Sara Stevano is a senior lecturer in economics at SOAS University of London. She is a development and feminist political economist specialising in the study of the political economy of work, well-being (food and nutrition), inequalities and social reproduction. Her work focuses on Africa, with primary research experience in Mozambique and Ghana.

Rosimina’s and Sara’s article can be read here. 


The expansion of capitalist agricultural production and social reproduction of rural labour: contradictions within the logic of capital accumulation in Mozambique

Carlos Muianga argues that in Mozambique, policy discourses supporting the expansion of large-scale capitalist agriculture have largely focused on its potential to increase agricultural production and productivity, rural employment and income, and their impacts on poverty reduction. Yet, in focusing narrowly on these dynamics, they have ignored the contradictions of social reproduction of labour often associated with the expansion of capitalist production. This paper explores these contradictions by considering primary and secondary evidence from two contexts of expansion of large-scale capitalist agriculture in Mozambique: sugar cane and forestry plantations. Muianga argues that these contradictions have manifested in diverse forms, reflecting the extent to which forms of expansion and (re)organisation of sectors of capitalist agricultural production, and the associated forms of labour exploitation, have affected different spheres of social reproduction of labour in these contexts.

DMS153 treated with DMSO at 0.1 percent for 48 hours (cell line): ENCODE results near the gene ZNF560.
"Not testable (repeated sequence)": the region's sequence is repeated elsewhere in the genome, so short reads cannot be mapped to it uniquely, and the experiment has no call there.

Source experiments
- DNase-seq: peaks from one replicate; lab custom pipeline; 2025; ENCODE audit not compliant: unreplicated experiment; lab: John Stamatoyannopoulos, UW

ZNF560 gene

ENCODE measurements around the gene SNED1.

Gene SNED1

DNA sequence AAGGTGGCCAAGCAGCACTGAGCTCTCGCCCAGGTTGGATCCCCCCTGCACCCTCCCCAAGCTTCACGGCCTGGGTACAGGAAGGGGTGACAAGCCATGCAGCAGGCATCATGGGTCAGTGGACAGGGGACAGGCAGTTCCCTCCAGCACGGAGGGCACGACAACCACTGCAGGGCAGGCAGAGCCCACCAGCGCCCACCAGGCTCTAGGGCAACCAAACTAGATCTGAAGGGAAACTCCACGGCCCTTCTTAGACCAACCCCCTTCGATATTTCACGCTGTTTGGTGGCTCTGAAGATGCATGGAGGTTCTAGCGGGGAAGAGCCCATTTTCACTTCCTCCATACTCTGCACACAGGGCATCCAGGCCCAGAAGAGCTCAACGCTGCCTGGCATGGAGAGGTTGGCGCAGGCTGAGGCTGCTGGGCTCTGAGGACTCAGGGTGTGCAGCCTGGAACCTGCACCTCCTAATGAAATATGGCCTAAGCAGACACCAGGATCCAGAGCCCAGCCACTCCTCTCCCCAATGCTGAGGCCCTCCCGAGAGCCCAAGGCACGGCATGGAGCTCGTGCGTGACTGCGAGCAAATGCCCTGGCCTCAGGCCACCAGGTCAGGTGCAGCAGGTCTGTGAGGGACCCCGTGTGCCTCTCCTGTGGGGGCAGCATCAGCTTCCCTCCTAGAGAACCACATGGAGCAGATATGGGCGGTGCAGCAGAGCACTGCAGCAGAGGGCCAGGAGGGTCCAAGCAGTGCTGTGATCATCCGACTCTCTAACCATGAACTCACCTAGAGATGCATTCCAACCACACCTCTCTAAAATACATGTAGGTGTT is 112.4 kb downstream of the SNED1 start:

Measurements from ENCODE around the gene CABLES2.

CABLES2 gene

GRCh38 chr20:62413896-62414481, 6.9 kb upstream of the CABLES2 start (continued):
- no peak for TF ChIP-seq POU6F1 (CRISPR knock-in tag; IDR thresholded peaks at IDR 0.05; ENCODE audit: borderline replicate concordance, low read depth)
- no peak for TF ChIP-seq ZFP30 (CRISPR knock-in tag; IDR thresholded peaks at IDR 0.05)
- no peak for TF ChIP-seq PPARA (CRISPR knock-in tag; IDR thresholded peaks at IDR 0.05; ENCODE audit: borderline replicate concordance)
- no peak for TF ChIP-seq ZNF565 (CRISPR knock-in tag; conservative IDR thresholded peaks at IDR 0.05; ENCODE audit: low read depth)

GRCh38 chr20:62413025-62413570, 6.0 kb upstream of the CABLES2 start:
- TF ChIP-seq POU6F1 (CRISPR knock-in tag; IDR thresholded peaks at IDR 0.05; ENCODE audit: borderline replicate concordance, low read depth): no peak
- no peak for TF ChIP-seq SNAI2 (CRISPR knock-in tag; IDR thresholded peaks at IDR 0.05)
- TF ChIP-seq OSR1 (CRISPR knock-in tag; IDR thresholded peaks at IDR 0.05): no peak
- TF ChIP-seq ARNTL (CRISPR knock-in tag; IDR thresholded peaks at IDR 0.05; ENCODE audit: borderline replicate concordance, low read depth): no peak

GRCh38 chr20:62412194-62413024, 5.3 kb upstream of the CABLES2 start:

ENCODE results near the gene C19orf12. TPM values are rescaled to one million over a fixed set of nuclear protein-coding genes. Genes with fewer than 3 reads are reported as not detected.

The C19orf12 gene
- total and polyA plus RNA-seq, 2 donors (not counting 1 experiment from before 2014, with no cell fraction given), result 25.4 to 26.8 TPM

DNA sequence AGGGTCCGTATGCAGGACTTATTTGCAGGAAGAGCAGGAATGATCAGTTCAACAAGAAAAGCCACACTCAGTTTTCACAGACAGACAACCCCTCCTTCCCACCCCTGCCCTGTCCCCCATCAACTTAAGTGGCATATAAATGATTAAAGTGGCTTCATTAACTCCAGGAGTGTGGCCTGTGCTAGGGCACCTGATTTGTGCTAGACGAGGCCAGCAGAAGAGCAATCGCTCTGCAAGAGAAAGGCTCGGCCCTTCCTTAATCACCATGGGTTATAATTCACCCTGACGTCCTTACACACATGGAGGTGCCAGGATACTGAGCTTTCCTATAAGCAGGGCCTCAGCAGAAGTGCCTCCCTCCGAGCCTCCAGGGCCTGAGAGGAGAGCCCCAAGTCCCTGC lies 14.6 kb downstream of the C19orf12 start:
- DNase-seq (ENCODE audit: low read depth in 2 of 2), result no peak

Carlos Muianga has been a researcher at the Institute for Social and Economic Studies (IESE) since 2010. He is currently a PhD student in development studies at SOAS, University of London, where his research is focused on the political economy of agrarian capitalism in Mozambique.

Carlos’ article can be read here.


Green extractivism and financialisation in Mozambique: the case of Gilé National Reserve

Natacha Bruna observes that with the intensification of the global environmental crisis, capitalism has extended the reach of financialisation through the creation of new financial assets that rely and are based on further commodification of nature. Using the case of a national reserve in Mozambique, the paper examines the emergence of green extractivism as a consequence of deepening financialisation, an extractivism which is building on pre-existing relations of unequal and asymmetric exchange between industrialised and extractive economies. The article argued that the emergence of green extractivism, supported by green funds and loans, is intensifying the extractive character of the Mozambican economy. The case study shows, that with the support of philanthrocapitalism, the process of financialisation led by mature economies supports the appropriation of nature through green extractivist programmes in the periphery, with adverse implications for development and for rural subsistence.

Natacha Bruna holds a PhD in Development Studies. She is currently a researcher at the Observatório do Meio Rural, focusing on political economy/ecology issues within critical agrarian studies. Her research interests include models of development, agrarian change (green) extractivism, climate change policies and narratives, rural livelihoods and social reproduction. 

Natacha’s full article can be read here. 


The full special issue can be accessed for free until the end of June here.

Featured Photograph: Fruit sellers at Zimpeto Market in Maputo, Mozambique (Michel Morin Jack).